One to Watch: Lionsteel Roundhead
Tony Sculimbrene 08.29.17
The traditional knife market, full of blades your grandpa would recognize, has been super hot recently. A Facebook group, Slipjoint Paradigm, has done a great job of reminding the Internet Knife Community that, guess what, these old timey knives do all sorts of great and crazy things like: cut stuff, carry well, and don’t scare the bejeezus out of people. ZT452, these ain’t.
The seemingly sudden and obvious realization that most people aren’t served well by EDCing a 4.5” tactical flipper with a blade thicker than a smartphone has given rise to all sorts of wonders. Great Eastern Cutlery has pumped out a slew of blades with beautiful shapes, thin and slicey blades, and warm and wonderful handle materials. Case’s Tony Bose series has produced some of the finest production knives available. And the custom world has once again turned to the beauty of the multiblade folder. We even see the rise of knives that fall somewhere between modern folders and traditionals (maditionals, troderns?), things like the joyously unusual Benchmade Proper and the surprisingly useful Spyderco Roadie.
The highwater mark for this new wave of production traditionals seems to be one of three different knives: the Tom’s Choice series from GEC, some of the last gasp Canal Street Cutlery knives made before the company folded, or the KnivesShipFree exclusive Northwoods Knives. But a new challenger has arise, hoping to crack that trio of sweet, sweet slicers: the Lionsteel Roundhead.
On paper there is a bunch of stuff to like about the Roundhead. First, it is one of the most beloved traditional patterns: the Barlow. The Barlow, with its rounded handle and extra long bolster, has a history few knives can rival. It was mentioned by name by Mark Twain in both the Adventures of Tom Sawyer and the Adventures of Huckleberry Finn. At a point in the 19th Century it was almost synonymous with folding knife in America. Up and down the Mississippi River, if you had a folder, it was a Barlow (in part because they were easy to make and in part because they are just darn useful).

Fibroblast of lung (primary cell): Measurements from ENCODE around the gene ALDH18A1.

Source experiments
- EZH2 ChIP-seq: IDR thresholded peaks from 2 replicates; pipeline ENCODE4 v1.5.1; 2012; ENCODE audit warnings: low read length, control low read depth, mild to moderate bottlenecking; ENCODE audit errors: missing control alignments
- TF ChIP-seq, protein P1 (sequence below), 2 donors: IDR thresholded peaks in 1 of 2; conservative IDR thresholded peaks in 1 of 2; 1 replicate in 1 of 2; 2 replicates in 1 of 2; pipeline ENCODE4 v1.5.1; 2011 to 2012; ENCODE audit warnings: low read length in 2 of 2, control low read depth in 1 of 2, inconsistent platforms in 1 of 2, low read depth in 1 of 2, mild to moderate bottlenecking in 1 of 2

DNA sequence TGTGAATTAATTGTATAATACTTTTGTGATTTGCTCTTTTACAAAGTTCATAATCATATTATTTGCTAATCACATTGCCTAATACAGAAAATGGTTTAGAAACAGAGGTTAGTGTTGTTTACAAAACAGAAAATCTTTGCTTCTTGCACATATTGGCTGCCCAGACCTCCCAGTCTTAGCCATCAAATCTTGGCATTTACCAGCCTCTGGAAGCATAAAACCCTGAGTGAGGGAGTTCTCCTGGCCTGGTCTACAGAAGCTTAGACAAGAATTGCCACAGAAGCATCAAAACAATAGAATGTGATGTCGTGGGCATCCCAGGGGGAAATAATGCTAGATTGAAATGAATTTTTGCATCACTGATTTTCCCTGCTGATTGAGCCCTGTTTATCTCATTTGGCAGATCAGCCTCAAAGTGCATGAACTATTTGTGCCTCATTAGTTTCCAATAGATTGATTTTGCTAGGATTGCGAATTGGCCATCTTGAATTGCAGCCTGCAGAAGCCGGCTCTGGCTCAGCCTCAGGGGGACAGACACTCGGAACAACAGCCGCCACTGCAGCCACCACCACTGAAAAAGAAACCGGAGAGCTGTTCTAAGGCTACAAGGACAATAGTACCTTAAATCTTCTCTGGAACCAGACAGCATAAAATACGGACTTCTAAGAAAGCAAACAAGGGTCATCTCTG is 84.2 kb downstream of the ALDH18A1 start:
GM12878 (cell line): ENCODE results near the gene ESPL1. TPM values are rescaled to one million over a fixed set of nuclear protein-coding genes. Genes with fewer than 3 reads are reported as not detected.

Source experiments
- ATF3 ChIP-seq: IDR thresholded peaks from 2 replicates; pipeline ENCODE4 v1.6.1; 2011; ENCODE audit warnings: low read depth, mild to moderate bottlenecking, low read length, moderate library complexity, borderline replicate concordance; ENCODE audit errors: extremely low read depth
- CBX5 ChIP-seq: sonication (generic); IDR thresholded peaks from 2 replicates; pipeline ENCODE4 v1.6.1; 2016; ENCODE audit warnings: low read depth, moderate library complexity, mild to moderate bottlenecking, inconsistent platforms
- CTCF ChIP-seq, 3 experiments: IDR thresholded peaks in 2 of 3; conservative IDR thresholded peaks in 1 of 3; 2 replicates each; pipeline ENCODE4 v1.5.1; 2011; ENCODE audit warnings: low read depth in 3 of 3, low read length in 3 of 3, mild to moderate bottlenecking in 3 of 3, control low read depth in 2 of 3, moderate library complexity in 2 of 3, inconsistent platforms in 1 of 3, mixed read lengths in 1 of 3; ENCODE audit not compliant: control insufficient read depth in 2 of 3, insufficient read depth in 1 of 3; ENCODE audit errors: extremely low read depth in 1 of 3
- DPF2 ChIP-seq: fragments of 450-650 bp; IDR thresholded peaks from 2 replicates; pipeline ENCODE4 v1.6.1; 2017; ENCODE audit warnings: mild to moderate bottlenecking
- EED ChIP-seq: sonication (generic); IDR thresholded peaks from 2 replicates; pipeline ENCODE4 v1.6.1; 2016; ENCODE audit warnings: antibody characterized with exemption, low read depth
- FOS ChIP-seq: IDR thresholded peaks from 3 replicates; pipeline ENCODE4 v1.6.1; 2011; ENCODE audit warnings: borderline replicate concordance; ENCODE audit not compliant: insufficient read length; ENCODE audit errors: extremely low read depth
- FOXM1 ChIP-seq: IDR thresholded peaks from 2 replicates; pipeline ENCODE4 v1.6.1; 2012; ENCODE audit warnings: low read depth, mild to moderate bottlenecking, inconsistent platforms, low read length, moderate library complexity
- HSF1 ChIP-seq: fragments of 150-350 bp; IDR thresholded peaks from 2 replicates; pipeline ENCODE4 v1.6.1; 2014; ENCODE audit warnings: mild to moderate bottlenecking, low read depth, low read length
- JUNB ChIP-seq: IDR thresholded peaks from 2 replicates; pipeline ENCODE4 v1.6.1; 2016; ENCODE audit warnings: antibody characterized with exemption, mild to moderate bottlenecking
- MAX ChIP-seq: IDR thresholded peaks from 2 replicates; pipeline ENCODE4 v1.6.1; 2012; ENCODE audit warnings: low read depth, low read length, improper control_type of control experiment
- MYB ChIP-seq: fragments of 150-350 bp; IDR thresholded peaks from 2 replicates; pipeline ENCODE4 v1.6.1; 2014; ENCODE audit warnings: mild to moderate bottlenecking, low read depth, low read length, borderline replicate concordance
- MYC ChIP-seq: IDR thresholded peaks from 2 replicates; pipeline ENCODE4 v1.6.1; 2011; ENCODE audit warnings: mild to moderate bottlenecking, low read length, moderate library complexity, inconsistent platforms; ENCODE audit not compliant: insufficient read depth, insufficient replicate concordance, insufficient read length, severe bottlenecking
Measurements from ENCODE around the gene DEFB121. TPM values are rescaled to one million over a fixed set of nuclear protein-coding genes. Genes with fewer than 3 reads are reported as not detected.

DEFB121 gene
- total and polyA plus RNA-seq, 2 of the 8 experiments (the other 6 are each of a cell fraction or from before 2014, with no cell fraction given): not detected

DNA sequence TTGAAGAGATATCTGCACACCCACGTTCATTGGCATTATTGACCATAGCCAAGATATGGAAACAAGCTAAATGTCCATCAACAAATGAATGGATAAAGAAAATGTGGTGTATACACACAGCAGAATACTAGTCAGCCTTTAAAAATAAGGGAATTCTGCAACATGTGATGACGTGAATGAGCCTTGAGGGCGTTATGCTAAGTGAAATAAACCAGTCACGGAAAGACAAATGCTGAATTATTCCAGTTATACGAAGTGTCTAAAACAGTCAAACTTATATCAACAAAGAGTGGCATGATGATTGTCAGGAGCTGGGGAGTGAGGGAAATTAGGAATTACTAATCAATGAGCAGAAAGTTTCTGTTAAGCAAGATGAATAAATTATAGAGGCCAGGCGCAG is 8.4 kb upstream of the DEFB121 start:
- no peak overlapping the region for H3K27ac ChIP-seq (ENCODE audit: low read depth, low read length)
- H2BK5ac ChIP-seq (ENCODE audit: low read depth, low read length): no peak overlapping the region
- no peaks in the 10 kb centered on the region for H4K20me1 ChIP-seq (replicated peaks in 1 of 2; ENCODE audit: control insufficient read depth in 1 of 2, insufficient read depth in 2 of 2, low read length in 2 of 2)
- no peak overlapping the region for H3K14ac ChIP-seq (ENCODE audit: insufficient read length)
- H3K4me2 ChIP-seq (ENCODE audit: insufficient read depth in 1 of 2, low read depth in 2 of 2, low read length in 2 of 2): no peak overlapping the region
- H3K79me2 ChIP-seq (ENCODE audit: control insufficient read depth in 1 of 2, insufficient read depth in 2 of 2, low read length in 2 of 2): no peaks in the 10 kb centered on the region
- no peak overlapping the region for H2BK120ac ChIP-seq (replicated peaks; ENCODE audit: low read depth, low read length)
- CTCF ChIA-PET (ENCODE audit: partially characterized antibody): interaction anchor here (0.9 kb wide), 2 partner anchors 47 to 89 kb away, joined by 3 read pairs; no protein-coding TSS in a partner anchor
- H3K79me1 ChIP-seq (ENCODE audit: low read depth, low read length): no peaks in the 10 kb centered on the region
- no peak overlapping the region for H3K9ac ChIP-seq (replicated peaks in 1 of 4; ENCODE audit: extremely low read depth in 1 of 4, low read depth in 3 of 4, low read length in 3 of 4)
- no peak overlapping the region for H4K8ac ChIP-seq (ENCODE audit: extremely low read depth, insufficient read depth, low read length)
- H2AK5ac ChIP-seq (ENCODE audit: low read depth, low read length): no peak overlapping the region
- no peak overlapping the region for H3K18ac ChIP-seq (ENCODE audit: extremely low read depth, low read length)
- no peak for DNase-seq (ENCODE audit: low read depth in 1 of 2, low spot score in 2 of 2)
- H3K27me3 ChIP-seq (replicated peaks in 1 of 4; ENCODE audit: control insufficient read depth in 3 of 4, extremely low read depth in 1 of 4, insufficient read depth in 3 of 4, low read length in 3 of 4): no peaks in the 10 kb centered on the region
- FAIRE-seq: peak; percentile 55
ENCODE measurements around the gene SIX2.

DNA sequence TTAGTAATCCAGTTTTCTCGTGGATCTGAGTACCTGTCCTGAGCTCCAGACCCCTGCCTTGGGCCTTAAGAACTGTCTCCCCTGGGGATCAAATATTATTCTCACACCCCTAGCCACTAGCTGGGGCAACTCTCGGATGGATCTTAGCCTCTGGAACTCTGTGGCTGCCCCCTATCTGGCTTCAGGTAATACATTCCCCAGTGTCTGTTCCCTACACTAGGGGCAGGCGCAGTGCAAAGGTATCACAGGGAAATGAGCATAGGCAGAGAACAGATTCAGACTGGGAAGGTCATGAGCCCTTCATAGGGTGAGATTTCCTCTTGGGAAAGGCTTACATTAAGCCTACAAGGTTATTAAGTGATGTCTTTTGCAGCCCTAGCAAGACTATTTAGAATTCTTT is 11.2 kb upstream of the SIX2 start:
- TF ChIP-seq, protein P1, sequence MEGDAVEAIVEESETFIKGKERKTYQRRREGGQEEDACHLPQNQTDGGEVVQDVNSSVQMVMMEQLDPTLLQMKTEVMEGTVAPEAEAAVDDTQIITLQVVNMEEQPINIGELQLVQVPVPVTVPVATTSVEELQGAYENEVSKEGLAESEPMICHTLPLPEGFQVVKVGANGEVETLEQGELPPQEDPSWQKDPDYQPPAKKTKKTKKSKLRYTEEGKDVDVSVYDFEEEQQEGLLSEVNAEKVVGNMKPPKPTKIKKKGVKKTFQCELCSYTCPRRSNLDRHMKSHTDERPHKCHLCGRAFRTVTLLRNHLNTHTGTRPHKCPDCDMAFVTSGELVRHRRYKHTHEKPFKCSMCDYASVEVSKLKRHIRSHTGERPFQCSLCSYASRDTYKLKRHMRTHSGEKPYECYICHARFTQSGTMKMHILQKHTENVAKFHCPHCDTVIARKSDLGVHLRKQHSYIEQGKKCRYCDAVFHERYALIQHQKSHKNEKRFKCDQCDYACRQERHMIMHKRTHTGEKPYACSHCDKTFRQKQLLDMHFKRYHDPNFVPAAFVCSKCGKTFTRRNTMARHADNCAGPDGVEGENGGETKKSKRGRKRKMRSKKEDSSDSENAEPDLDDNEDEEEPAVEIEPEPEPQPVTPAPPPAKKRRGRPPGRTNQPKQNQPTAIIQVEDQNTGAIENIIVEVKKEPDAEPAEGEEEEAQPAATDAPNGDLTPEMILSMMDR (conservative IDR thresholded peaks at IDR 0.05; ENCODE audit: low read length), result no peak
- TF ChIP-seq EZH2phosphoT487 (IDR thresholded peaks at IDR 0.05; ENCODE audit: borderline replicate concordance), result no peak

But Lionsteel didn’t just pick the right pattern, they also picked the right steel. Unlike virtually any other traditional I can think of, the Roundhead runs the European uber steel M390. Even the trio of awesome or the Case Bose series, all of which have, on occasion dabbled in higher end steels, don’t use M390. Sure, it is tougher to sharpen than the usual choice for traditional knives, 1095, and it will not likely develop that foggy dull sliver patina that many traditional fans like (and even cultivate by forcing the patina). But it will cut like a razor for months or even a year without the need to be resharpened.
Lionsteel even gives you a selection of handle materials–carbon fiber, stag, abalone, ram’s horn, and cocobolo. The knives range in price from $117 to $185 and appear to be sold in America exclusively through the traditional knife site Collector’s Knives. Only the pricier abalone version are still available.
From pictures and specs alone, I can see the appeal. This is a good looking knife with great steel, but two things have me a bit worried. First, there are four (!) screws on the handle of the knife, including two on the bolster. These visual pockmarks really detract from the blade and defy the clean pinned look historically associated with the Barlow. Second, the high exposed rear tang looks like it could be a snag magnet, especially when compared to the more refined rear tang of something like the Canal Street Cutlery Boy’s Knife, another small Barlow.
Still, the price and the steel are right. It will be interesting to see if other makers jump into this hot part of the market.